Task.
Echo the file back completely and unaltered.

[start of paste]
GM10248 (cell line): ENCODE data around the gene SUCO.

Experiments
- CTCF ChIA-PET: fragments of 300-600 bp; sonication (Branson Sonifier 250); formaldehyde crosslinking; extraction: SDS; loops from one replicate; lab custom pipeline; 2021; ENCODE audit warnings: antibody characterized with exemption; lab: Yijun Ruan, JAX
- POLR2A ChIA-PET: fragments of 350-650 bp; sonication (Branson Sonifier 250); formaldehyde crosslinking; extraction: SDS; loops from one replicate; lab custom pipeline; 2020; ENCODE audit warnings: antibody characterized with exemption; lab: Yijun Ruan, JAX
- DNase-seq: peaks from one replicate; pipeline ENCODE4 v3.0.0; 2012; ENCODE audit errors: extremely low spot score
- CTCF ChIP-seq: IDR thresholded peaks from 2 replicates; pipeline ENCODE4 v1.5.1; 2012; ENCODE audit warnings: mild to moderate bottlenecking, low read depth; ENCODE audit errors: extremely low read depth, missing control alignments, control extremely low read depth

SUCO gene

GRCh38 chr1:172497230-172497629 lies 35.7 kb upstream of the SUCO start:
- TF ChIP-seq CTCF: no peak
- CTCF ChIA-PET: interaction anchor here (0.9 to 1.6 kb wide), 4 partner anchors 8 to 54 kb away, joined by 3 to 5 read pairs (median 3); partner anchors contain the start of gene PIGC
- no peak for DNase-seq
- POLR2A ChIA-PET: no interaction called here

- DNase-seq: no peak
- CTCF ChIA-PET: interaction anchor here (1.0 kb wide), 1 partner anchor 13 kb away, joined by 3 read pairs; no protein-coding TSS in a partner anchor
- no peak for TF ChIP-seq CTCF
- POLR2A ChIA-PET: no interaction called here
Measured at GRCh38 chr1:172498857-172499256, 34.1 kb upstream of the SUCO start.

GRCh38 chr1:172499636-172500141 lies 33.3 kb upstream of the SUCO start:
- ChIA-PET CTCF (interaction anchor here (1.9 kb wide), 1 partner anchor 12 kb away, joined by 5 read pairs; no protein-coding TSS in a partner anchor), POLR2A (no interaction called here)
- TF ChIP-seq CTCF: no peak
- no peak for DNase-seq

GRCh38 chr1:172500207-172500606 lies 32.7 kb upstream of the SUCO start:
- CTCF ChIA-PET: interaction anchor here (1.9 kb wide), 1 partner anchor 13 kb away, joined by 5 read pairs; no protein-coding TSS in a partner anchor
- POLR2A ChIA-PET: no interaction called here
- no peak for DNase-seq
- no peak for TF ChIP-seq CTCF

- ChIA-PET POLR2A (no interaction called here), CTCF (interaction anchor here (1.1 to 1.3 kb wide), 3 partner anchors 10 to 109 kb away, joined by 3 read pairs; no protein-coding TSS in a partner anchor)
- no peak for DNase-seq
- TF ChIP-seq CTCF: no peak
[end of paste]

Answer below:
GM10248 (cell line): ENCODE data around the gene SUCO.

Experiments
- CTCF ChIA-PET: fragments of 300-600 bp; sonication (Branson Sonifier 250); formaldehyde crosslinking; extraction: SDS; loops from one replicate; lab custom pipeline; 2021; ENCODE audit warnings: antibody characterized with exemption; lab: Yijun Ruan, JAX
- POLR2A ChIA-PET: fragments of 350-650 bp; sonication (Branson Sonifier 250); formaldehyde crosslinking; extraction: SDS; loops from one replicate; lab custom pipeline; 2020; ENCODE audit warnings: antibody characterized with exemption; lab: Yijun Ruan, JAX
- DNase-seq: peaks from one replicate; pipeline ENCODE4 v3.0.0; 2012; ENCODE audit errors: extremely low spot score
- CTCF ChIP-seq: IDR thresholded peaks from 2 replicates; pipeline ENCODE4 v1.5.1; 2012; ENCODE audit warnings: mild to moderate bottlenecking, low read depth; ENCODE audit errors: extremely low read depth, missing control alignments, control extremely low read depth

SUCO gene

GRCh38 chr1:172497230-172497629 lies 35.7 kb upstream of the SUCO start:
- TF ChIP-seq CTCF: no peak
- CTCF ChIA-PET: interaction anchor here (0.9 to 1.6 kb wide), 4 partner anchors 8 to 54 kb away, joined by 3 to 5 read pairs (median 3); partner anchors contain the start of gene PIGC
- no peak for DNase-seq
- POLR2A ChIA-PET: no interaction called here

- DNase-seq: no peak
- CTCF ChIA-PET: interaction anchor here (1.0 kb wide), 1 partner anchor 13 kb away, joined by 3 read pairs; no protein-coding TSS in a partner anchor
- no peak for TF ChIP-seq CTCF
- POLR2A ChIA-PET: no interaction called here
Measured at GRCh38 chr1:172498857-172499256, 34.1 kb upstream of the SUCO start.

GRCh38 chr1:172499636-172500141 lies 33.3 kb upstream of the SUCO start:
- ChIA-PET CTCF (interaction anchor here (1.9 kb wide), 1 partner anchor 12 kb away, joined by 5 read pairs; no protein-coding TSS in a partner anchor), POLR2A (no interaction called here)
- TF ChIP-seq CTCF: no peak
- no peak for DNase-seq

GRCh38 chr1:172500207-172500606 lies 32.7 kb upstream of the SUCO start:
- CTCF ChIA-PET: interaction anchor here (1.9 kb wide), 1 partner anchor 13 kb away, joined by 5 read pairs; no protein-coding TSS in a partner anchor
- POLR2A ChIA-PET: no interaction called here
- no peak for DNase-seq
- no peak for TF ChIP-seq CTCF

- ChIA-PET POLR2A (no interaction called here), CTCF (interaction anchor here (1.1 to 1.3 kb wide), 3 partner anchors 10 to 109 kb away, joined by 3 read pairs; no protein-coding TSS in a partner anchor)
- no peak for DNase-seq
- TF ChIP-seq CTCF: no peak